Security researchers from FireEye have identified a wave of DNS hijacking attacks on domains owned by government, telecom and internet infrastructure organizations around the globe.
The analysis suggests the bad actors behind the cyber attacks are of Iranian origin or sponsorship.
“This campaign has targeted victims across the globe on an almost unprecedented scale, with a high degree of success,” FireEye noted in the report.
Organizations in the Middle East and North Africa, Europe and North America have been affected.
Attackers are known to use compromised credentials to modify DNS records (that the organization’s domain normally resolves to) and then redirect user traffic to attacker-controlled infrastructure.
The bad actors can further obtain valid encryption certificates for an organization’s domain names, enabling man-in-the-middle attacks.
FireEye has been tracking the activity for the past several months and have provided details on the attacker’s tactics, techniques and procedures (or TTPs).
Three different methods have been used in the widespread attacks, one that was previously identified by Cisco’s Talos security team last November. In each case, DNS records were manipulated to enable the compromise of its victims.
The three ways of DNS hijacking as noted in the FireEye report include:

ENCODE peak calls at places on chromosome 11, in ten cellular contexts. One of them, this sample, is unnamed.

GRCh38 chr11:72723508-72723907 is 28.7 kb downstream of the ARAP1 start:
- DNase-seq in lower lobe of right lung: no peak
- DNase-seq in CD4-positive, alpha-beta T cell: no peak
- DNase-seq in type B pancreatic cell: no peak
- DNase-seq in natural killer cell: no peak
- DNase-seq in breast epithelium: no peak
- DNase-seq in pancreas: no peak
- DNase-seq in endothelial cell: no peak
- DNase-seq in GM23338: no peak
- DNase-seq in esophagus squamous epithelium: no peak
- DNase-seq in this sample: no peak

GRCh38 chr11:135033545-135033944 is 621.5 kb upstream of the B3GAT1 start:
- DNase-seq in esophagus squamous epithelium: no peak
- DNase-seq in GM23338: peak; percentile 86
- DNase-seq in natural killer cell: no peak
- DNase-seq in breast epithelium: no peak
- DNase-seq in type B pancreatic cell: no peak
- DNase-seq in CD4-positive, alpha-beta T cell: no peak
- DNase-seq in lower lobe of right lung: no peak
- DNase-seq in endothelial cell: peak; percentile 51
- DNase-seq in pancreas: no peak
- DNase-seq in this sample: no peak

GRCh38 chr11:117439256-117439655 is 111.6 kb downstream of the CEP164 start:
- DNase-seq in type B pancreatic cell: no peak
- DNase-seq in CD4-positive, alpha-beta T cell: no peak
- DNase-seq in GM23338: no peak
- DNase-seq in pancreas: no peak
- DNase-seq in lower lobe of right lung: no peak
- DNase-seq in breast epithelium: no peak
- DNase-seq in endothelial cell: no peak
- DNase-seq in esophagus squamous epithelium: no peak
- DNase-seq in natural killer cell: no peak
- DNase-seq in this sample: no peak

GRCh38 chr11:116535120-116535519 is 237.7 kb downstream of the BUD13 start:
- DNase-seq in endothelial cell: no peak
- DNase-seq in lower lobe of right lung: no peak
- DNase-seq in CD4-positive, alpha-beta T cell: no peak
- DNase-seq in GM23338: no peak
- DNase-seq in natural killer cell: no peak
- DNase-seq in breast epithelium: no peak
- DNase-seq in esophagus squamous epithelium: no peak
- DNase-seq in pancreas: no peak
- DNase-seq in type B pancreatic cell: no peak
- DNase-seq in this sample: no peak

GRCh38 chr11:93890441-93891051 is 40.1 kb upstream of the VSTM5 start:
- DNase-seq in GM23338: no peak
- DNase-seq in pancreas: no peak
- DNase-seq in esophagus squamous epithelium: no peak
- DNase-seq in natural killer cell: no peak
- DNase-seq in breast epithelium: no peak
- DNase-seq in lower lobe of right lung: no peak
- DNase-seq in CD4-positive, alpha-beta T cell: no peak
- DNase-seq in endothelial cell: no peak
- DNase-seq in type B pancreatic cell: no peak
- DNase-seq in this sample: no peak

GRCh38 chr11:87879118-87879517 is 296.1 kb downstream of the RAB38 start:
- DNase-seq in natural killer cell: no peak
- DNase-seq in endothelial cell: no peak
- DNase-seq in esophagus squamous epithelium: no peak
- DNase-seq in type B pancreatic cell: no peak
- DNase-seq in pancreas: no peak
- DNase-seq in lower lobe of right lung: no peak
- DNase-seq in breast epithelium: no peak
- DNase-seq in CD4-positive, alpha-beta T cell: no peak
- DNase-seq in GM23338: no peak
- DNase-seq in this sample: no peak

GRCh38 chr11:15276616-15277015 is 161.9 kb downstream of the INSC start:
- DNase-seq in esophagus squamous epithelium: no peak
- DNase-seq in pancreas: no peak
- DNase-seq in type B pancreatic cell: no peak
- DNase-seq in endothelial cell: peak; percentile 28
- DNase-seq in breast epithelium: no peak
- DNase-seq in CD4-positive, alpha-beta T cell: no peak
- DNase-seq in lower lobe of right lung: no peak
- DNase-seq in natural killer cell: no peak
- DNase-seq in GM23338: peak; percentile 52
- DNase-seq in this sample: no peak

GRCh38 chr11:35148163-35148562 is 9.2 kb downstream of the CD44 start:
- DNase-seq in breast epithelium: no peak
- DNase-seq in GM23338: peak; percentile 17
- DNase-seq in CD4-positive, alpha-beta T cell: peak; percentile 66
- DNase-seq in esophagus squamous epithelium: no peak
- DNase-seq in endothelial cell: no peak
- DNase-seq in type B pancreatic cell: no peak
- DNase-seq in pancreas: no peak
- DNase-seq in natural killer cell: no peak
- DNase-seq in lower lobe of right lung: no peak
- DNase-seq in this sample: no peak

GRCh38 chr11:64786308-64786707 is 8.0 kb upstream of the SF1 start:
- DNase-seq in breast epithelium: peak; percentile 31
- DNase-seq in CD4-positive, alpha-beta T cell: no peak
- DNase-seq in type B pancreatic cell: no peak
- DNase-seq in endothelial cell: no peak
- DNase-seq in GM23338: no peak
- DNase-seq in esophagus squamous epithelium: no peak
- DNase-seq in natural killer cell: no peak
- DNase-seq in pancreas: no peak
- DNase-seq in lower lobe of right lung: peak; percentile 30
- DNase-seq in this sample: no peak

- Alter DNS A records
- Alter DNS NS records
- Use a DNS Redirector in conjuntion with either of the first two methods.
“A large number of organizations have been affected by this pattern of DNS record manipulation and fraudulent SSL certificates,” FireEye added.
FireEye emphasized these types of attacks are difficult to defend against. However, organizations can defend against these types of attacks by implementing these controls:
- Implement multi-factor authentication (MFA) on your organization’s domain admin portal.
- Validate A and NS record changes.
- Search for SSL certificates related to your domain and revoke any malicious certificates.
- Validate the source IPs in OWA/Exchange logs.
- Conduct an internal investigation to assess whether attackers have gained access to your environment.
Google also released new security enhancements to its public Domain Name Service (DNS) recursive resolver service by adding DNS-over-TLS.
In conclusion, these types of large-scale DNS hijacking illustrate the ongoing evolution of Iran-based actors.